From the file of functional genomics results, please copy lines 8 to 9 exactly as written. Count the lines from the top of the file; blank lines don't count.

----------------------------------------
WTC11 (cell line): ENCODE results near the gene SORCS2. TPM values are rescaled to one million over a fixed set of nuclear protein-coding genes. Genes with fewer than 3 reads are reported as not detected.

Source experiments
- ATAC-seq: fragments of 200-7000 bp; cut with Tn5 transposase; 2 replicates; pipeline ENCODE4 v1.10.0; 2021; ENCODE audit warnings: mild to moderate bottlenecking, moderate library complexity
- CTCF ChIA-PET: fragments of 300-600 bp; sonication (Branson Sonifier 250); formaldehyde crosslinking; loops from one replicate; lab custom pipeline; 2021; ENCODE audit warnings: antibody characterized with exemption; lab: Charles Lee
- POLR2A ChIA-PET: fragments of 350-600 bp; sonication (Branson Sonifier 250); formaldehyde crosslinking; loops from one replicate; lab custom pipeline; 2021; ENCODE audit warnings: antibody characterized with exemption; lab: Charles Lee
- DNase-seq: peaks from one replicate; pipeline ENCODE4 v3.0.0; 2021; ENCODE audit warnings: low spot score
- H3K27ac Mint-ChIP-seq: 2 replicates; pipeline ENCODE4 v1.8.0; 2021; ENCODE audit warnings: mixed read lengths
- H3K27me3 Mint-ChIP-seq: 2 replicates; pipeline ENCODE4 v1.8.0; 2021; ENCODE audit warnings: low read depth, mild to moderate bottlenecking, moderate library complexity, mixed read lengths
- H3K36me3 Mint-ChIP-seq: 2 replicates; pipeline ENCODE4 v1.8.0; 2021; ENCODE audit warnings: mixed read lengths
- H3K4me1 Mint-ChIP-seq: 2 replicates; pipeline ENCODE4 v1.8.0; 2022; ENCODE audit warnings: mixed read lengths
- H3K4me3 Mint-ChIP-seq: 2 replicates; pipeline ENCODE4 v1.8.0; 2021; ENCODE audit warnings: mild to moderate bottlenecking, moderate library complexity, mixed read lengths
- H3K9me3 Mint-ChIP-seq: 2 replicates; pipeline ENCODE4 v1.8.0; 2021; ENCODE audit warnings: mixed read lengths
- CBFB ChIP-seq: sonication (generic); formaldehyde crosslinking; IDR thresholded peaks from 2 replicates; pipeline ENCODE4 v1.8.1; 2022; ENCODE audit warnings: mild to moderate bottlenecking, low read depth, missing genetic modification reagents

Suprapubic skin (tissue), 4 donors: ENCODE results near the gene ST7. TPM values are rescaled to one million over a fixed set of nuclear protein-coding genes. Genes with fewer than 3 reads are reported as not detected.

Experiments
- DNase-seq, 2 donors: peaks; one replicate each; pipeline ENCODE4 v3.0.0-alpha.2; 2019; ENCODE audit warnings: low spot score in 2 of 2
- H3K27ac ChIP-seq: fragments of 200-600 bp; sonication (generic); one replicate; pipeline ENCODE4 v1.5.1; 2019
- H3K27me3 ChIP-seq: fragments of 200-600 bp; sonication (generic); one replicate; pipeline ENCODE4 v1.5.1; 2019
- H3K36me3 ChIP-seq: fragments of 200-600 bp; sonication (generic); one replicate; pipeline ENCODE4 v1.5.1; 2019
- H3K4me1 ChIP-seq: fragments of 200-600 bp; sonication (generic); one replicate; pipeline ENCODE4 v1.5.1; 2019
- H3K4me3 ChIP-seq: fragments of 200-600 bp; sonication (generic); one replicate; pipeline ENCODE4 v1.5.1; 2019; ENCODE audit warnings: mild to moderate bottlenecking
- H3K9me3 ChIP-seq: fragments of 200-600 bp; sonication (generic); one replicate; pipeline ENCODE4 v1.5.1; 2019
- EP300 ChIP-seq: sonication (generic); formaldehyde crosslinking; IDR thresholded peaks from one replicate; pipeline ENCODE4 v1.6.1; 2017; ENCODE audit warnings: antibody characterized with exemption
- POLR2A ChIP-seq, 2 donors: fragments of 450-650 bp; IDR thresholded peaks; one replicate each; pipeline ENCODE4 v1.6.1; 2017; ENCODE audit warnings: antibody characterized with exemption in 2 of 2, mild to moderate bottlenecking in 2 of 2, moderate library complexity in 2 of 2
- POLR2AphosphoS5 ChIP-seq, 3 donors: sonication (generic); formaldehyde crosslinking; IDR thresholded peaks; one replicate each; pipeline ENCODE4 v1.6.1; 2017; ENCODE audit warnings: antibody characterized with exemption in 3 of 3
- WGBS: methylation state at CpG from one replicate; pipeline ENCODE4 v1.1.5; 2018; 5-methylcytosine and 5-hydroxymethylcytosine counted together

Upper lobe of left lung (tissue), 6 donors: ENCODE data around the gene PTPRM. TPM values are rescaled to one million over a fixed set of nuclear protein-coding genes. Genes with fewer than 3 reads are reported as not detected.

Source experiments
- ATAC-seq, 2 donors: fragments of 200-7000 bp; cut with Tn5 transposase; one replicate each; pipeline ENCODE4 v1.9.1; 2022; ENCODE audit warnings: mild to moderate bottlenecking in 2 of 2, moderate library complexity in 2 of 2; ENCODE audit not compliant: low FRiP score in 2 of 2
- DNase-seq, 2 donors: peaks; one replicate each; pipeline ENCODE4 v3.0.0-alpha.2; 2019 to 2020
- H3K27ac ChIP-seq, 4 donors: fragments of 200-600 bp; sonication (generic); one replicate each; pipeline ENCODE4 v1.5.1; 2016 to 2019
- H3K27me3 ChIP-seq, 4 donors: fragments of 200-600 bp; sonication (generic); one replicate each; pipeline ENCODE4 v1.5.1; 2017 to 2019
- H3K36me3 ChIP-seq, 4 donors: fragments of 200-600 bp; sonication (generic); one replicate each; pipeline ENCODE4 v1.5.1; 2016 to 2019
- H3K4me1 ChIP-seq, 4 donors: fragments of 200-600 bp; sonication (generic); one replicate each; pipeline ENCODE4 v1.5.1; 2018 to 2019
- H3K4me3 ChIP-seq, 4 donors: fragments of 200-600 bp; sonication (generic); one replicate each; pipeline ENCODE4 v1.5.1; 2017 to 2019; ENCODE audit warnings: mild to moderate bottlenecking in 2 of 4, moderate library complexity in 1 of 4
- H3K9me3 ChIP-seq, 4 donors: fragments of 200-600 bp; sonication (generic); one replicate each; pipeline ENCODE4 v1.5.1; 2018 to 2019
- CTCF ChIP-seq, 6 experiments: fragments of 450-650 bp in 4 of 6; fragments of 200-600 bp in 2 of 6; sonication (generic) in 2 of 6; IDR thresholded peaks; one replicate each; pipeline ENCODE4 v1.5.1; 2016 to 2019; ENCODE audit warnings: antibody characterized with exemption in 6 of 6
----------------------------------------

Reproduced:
- H3K27me3 Mint-ChIP-seq: 2 replicates; pipeline ENCODE4 v1.8.0; 2021; ENCODE audit warnings: low read depth, mild to moderate bottlenecking, moderate library complexity, mixed read lengths
- H3K36me3 Mint-ChIP-seq: 2 replicates; pipeline ENCODE4 v1.8.0; 2021; ENCODE audit warnings: mixed read lengths